Letter M

The Definition of Minute Of Angle

Arsenal Exchange - Firearms Classifieds - Industry Directory

Minute Of Angle

A 1/60th part of a degree, the unit of measure used in adjusting rifle sights. As it turns out conveniently, a minute of angle translates almost exactly to one inch at 100 yards (actually 1.047 inches), to two inches at 200 yards and three inches at 300 yards


19 Other Firearms Definitions You Need To Know


Stutzen

German for a short rifle or carbine.

Magnum

From the Latin for "more." A term indicating a relatively heavily loaded metallic cartridge or shotshell and a gun safely constructed to fire it. It generally indicates a round which cannot be interchanged with other loadings of the same caliber (for example, a .22 Magnum shell does not fit within a firearm designed to fire .22 Long Rifle ammunition).

Mainspring

A strong spring which activates the striker or hammer of a firearm.

Action

The working mechanism of a firearm involved with presenting the cartridge for firing, and in removing the spent casing and introducing a fresh cartridge. For example some of the most common types of Actions are single, double, bolt, lever and pump.

Drift

The departure of a bullet or shot charge from the normal line of flight. This can be caused by wind or the unbalanced spinning of the bullet.

Colt

A firearms manufacturer started by Samuel Colt in 1855. Colt is most famous for the revolvers they invented and built in the 1800's and the semi-automatic pistol model 1911 designed by John Moses Browning, and for being the first manufacturer of the AR-15 type rifles.

Muzzle Energy

The power of a projectile or a load of shot at the point that it exits the muzzle of a firearm, normally expressed in foot-pounds.

Isosceles Stance

There are two basic variants of the Isosceles stance, the Traditional Isosceles and Modern Isosceles stance. In both Isosceles stances, the feet parallel pointing toward the target and are roughly shoulder width apart. Both arms are stretched almost equally forward with the gun centered forward, creating the triangular shape which gives the stance its name.

Cylinder

The part of a revolver that holds cartridges in separate chambers radially around a central hingepin. The cylinder revolves as the handgun is cocked, , either to the left or to the right depending on the gun maker's design, bringing each successive cartridge into position, and locked into alignment with the barrel for firing.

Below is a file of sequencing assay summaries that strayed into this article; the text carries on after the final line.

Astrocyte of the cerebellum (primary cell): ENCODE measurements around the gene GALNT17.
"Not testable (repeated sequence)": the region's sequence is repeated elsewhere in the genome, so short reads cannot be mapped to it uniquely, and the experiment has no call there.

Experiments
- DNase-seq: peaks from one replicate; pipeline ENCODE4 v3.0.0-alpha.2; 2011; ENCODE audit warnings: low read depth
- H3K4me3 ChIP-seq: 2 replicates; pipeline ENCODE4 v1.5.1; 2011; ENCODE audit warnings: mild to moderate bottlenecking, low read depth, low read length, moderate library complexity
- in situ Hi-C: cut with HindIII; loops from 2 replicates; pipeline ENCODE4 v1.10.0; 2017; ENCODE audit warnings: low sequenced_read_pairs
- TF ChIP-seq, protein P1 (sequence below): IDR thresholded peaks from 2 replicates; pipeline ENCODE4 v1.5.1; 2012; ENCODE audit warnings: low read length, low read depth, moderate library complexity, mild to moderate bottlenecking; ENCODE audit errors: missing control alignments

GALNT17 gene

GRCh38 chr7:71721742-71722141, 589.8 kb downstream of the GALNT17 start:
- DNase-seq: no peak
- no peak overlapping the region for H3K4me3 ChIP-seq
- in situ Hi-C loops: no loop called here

Magazine Well

The opening in the bottom of the gun into which a box magazine is fed. On a semi-auto handgun, the magazine well is at the base of the grip; on a rifle, it is usually placed in front of the trigger guard.

Trace

Visible disturbance in the air by a bullet. Typically this takes the form of image distortion that persists for a fraction of a second in the shape of an inverted V similar to that of a boat wake.

Suppressor

Incorrectoly sometimes referred to as a silencer, it is used to reduce the sound of a firearm's discharge. They do not actually silence most firearms but rather lower the intensity of the muzzle blast and change the sound characteristics (works similarly to an automotive muffler by disrupting and spreading out the sound waves). The possession, use, and transportation of silencers have been tightly controlled under federal law since 1934. Any device which reduces the sound of discharge by more than 2 dB is considered by the BATF to be a suppressor.

Sniper Rifle

A specialized, highly accurate rifle, fitted with an optical sight used by military snipers to engage personnel and hard targets at long range.

Sight Radius

The distance between the rear sight and the front sight. As a longer lever provides greater mechanical advantage, the greater the distance between the two sights, the more inherently accurate they will be.

Over Travel

If the trigger is able to continue moving to the rear after the shot has fired, the trigger is said to over-travel.

Base Wad

The paper filler at the rear of the powder charge of the shotgun shell.

Receiver Ring

The portion of the receiver which is threaded so the barrel can be attached to it.

Centerfire (Center Fire)

A cartridge with its primer located in the center of the base of the case.

Rifle

A shoulder-fired long gun which has a rifled barrel.

You have an error in your SQL syntax; check the manual that corresponds to your MySQL server version for the right syntax to use near '' at line 1